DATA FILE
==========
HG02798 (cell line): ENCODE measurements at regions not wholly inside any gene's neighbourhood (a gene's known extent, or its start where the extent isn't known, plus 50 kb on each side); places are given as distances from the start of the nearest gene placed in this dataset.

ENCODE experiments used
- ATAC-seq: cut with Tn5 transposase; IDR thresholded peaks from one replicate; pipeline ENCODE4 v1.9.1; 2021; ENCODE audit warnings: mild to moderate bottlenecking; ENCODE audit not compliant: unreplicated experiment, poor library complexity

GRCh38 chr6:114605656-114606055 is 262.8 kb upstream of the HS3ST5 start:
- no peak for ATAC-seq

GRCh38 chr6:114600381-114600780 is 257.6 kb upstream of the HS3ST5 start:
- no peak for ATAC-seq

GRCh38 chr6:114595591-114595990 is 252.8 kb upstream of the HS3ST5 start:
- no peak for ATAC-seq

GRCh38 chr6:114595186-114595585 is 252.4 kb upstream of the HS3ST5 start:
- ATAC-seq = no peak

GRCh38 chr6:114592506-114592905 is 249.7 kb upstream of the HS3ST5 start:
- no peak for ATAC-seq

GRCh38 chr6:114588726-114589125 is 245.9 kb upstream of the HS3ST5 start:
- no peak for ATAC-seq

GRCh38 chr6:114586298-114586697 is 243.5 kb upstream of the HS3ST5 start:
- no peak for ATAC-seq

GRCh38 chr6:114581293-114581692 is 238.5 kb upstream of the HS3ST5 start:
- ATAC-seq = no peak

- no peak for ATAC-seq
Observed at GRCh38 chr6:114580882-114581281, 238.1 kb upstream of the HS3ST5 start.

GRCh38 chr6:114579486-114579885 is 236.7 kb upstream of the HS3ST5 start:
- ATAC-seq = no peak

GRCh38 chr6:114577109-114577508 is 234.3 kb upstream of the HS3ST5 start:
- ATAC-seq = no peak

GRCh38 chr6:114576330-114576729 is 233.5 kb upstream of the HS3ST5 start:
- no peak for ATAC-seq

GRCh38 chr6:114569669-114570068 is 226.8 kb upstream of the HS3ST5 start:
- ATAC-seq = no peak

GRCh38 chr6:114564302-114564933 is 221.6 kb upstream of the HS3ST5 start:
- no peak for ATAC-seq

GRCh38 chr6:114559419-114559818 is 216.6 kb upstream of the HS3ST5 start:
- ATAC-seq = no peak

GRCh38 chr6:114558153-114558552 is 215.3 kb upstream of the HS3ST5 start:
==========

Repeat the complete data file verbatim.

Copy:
HG02798 (cell line): ENCODE measurements at regions not wholly inside any gene's neighbourhood (a gene's known extent, or its start where the extent isn't known, plus 50 kb on each side); places are given as distances from the start of the nearest gene placed in this dataset.

ENCODE experiments used
- ATAC-seq: cut with Tn5 transposase; IDR thresholded peaks from one replicate; pipeline ENCODE4 v1.9.1; 2021; ENCODE audit warnings: mild to moderate bottlenecking; ENCODE audit not compliant: unreplicated experiment, poor library complexity

GRCh38 chr6:114605656-114606055 is 262.8 kb upstream of the HS3ST5 start:
- no peak for ATAC-seq

GRCh38 chr6:114600381-114600780 is 257.6 kb upstream of the HS3ST5 start:
- no peak for ATAC-seq

GRCh38 chr6:114595591-114595990 is 252.8 kb upstream of the HS3ST5 start:
- no peak for ATAC-seq

GRCh38 chr6:114595186-114595585 is 252.4 kb upstream of the HS3ST5 start:
- ATAC-seq = no peak

GRCh38 chr6:114592506-114592905 is 249.7 kb upstream of the HS3ST5 start:
- no peak for ATAC-seq

GRCh38 chr6:114588726-114589125 is 245.9 kb upstream of the HS3ST5 start:
- no peak for ATAC-seq

GRCh38 chr6:114586298-114586697 is 243.5 kb upstream of the HS3ST5 start:
- no peak for ATAC-seq

GRCh38 chr6:114581293-114581692 is 238.5 kb upstream of the HS3ST5 start:
- ATAC-seq = no peak

- no peak for ATAC-seq
Observed at GRCh38 chr6:114580882-114581281, 238.1 kb upstream of the HS3ST5 start.

GRCh38 chr6:114579486-114579885 is 236.7 kb upstream of the HS3ST5 start:
- ATAC-seq = no peak

GRCh38 chr6:114577109-114577508 is 234.3 kb upstream of the HS3ST5 start:
- ATAC-seq = no peak

GRCh38 chr6:114576330-114576729 is 233.5 kb upstream of the HS3ST5 start:
- no peak for ATAC-seq

GRCh38 chr6:114569669-114570068 is 226.8 kb upstream of the HS3ST5 start:
- ATAC-seq = no peak

GRCh38 chr6:114564302-114564933 is 221.6 kb upstream of the HS3ST5 start:
- no peak for ATAC-seq

GRCh38 chr6:114559419-114559818 is 216.6 kb upstream of the HS3ST5 start:
- ATAC-seq = no peak

GRCh38 chr6:114558153-114558552 is 215.3 kb upstream of the HS3ST5 start: